A Dolphin Wish (Glimmer Girls, #2) by Natalie Grant {Children's Book Review}



Glimmer Girls, #2
Juvenile Fiction

JOIN TWINS MIA AND MADDIE and their little sister, Lulu, as they travel the country finding adventure, mystery, and mischief along the way. Together with their father, their famous mother, singer Gloria Glimmer, and their slightly wacky nanny, Miss Julia, the smart and sassy sisters learn lessons about being good friends, telling the truth, and a whole lot more.

Sun, sights, and a watery mystery

A stay in the city of San Diego seems like it might be just the break the girls need--lovely weather and great sights to see. That is until they hear some animal handlers at Captain Swashbuckler's Adventure Park talking about the trouble they've been having keeping all the animals in their habitats. Mia and her sisters cannot resist a challenge, and they talk Miss Julia and their parents into another visit to the educational amusement park to search for clues as to what or who is helping the animals escape.

Can Mia save the day and help keep the beloved animals safe?



My Thoughts

If you follow my reviews you already know that I had mixed feelings about the first book, London Art Chase. There was so much that I liked about the adorable sisters and their world travels. I liked all of the details about London and I appreciated the very apparent faith of the entire family. But there was that one little detail that just nagged at me. And truthfully even after the second book it still nags at me.

Let me just insert here that I'm assuming that you're reading this review wanting to know details about the book and series. The rest of my review is going to contain spoilers but I'm writing this from one momma to another in order to give you a heads up. If you don't want to know . . . stop reading now!

The little detail was that TEN-YEAR-OLD Maddie snuck out of her hotel BY HERSELF and wandered the streets of LONDON chasing after a thief. Everything turned out fine in the end but I was not thrilled with the situation and then the fact that the book ended without any consequences being addressed. 

Fast forward to book two, A Dolphin Wish. The family has left London and flown to San Diego for a few days of rest and then a concert. They are staying in a beach house and planning their outings for the coming days. Eventually (chapter 3) the wrong doing by Maddie comes up and we find out what her punishment was.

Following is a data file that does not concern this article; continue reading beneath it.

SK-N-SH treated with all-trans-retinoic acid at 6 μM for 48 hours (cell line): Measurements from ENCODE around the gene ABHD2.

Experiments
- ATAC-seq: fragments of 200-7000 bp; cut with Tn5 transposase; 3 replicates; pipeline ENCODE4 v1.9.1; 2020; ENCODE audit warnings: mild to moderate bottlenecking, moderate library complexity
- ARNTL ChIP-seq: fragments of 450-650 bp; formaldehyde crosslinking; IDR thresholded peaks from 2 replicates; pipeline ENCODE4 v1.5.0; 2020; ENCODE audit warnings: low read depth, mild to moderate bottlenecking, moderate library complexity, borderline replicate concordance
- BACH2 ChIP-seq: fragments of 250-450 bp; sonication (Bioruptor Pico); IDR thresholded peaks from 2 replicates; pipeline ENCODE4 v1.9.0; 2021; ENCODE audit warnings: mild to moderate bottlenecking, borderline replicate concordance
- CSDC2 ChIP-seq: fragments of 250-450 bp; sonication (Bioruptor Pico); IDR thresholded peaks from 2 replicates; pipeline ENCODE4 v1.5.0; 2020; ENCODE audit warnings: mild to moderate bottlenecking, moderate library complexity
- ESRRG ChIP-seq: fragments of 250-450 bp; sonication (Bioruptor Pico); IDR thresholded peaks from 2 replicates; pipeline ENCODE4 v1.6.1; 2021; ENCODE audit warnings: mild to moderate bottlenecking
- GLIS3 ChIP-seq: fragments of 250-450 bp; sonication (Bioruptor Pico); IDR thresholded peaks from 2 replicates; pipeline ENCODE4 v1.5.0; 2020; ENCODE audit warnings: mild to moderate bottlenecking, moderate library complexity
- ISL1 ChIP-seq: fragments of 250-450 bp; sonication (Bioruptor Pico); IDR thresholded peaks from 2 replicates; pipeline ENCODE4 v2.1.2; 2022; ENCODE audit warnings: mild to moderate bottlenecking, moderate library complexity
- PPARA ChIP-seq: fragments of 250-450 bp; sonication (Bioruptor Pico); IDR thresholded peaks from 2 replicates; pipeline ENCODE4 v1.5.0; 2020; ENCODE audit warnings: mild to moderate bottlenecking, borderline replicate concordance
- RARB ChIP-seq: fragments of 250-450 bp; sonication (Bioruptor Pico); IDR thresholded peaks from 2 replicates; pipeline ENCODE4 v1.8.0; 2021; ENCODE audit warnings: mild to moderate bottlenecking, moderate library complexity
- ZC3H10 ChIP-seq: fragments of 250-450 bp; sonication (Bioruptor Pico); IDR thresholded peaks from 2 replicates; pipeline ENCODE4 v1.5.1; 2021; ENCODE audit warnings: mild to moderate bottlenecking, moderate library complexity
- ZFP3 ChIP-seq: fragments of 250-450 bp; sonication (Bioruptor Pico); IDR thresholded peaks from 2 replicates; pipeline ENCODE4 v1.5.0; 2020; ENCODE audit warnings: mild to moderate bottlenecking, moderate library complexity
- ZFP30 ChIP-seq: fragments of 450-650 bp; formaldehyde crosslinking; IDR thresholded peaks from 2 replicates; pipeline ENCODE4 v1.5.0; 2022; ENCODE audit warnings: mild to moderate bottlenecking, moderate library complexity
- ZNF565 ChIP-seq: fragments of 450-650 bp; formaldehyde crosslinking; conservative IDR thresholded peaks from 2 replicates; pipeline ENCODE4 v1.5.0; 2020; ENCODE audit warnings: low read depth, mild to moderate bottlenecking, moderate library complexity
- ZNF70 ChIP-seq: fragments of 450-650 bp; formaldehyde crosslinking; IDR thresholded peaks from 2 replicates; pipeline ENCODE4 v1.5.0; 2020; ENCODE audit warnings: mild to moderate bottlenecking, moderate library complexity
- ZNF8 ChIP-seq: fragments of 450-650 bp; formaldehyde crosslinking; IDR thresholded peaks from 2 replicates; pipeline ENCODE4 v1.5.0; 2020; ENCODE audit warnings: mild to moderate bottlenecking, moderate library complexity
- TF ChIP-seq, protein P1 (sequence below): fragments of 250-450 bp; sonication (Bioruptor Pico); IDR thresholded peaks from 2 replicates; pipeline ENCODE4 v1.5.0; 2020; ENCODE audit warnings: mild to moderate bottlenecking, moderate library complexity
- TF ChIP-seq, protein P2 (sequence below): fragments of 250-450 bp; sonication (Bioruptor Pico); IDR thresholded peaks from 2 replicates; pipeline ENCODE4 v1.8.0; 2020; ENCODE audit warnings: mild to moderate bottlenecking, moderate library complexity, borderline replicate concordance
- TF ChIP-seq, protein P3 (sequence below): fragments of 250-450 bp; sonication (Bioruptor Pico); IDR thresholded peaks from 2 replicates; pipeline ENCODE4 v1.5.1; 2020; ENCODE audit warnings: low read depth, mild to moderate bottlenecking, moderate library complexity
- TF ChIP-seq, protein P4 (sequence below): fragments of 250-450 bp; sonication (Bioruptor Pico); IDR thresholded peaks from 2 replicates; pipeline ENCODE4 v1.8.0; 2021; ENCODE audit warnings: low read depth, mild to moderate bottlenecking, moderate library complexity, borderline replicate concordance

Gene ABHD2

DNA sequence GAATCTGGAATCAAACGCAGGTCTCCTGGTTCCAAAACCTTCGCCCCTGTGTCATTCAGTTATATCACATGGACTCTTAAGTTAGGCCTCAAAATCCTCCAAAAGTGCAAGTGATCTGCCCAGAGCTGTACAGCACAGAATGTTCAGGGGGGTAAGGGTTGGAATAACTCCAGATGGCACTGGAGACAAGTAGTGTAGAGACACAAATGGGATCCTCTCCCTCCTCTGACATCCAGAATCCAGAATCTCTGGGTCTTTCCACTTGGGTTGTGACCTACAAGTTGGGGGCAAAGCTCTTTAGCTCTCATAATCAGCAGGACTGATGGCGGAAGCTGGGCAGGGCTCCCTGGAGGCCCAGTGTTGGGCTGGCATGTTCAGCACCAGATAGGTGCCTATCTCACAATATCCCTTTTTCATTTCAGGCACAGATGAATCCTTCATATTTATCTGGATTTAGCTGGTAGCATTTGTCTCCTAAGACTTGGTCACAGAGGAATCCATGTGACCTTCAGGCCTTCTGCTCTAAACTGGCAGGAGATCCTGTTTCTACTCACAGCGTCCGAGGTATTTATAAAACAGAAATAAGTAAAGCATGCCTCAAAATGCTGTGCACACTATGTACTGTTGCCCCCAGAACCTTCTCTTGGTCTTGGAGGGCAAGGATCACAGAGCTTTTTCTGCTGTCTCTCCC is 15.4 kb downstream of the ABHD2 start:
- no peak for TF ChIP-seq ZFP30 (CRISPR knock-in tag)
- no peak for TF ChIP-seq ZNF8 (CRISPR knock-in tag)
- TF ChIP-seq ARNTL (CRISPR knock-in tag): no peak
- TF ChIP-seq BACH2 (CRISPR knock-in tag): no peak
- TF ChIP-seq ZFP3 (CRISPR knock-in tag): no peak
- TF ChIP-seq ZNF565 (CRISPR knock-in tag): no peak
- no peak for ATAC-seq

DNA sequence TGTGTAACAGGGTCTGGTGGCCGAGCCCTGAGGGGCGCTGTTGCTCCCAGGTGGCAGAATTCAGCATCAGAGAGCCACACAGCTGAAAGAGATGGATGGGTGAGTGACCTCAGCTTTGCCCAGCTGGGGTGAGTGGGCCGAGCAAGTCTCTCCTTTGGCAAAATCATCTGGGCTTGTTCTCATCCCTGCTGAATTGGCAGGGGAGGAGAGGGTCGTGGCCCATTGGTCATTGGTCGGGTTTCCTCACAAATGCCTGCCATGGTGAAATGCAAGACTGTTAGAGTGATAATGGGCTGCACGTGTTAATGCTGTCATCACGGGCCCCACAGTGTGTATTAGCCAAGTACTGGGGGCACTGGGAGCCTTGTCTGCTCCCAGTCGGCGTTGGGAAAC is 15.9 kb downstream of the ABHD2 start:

Good thing the night was dark, because Mia knew she'd made a face. It wasn't fair that Maddie had become the detective of the family. Maybe she'd solved the mystery in London, but she'd done it by breaking the rules. Her consequence for rule breaking had been no movie-watching on the flight to San Diego. To Mia, the consequence didn't seem big enough at all, especially since everyone was also treating Maddie like a hero.
"Let's admit, it wasn't a good thing for Maddie to sneak out," Mom said. "But I'm also so proud of Maddie for being brave and speaking up when she knew that something was wrong." (pg. 20)
I'm going to restrain myself from expounding on my true feelings. Let's just say that my version would be a bit different. I think one of the reasons that this disturbs me so much is that Natalie Grant is one of the prominent voices in the end human trafficking movement. Ten-year-old little girls alone on the streets of London are prime targets.

Okay on to the rest of the story. Again for the most part I liked it. The mystery was clever and fun to watch the girls work together to solve. I even want to go to Captain Swashbuckler's Adventure Park. I liked how the reader actually gets to learn some interesting facts about the sea life without it seeming like a lesson.

My only other concern is less intense. The story contains a 13-year-old boy named Jackson. Jackson is allowed to wander around the park by himself day after day. His father is in management at the theme park so presumably it's thought that the workers kind of look out for him I guess. Truthfully without the previous situation with Maddie I might not have even been sensitive to this. But can I just say, whatever happened to the buddy system? Kids really shouldn't just be allowed to wander around by themselves. We no longer live in that world.

So . . . would I recommend this book and series? Yes, but if I were the momma I would read the books for myself before I handed them off. Then I would use them as a springboard for some serious conversations with my kiddo.

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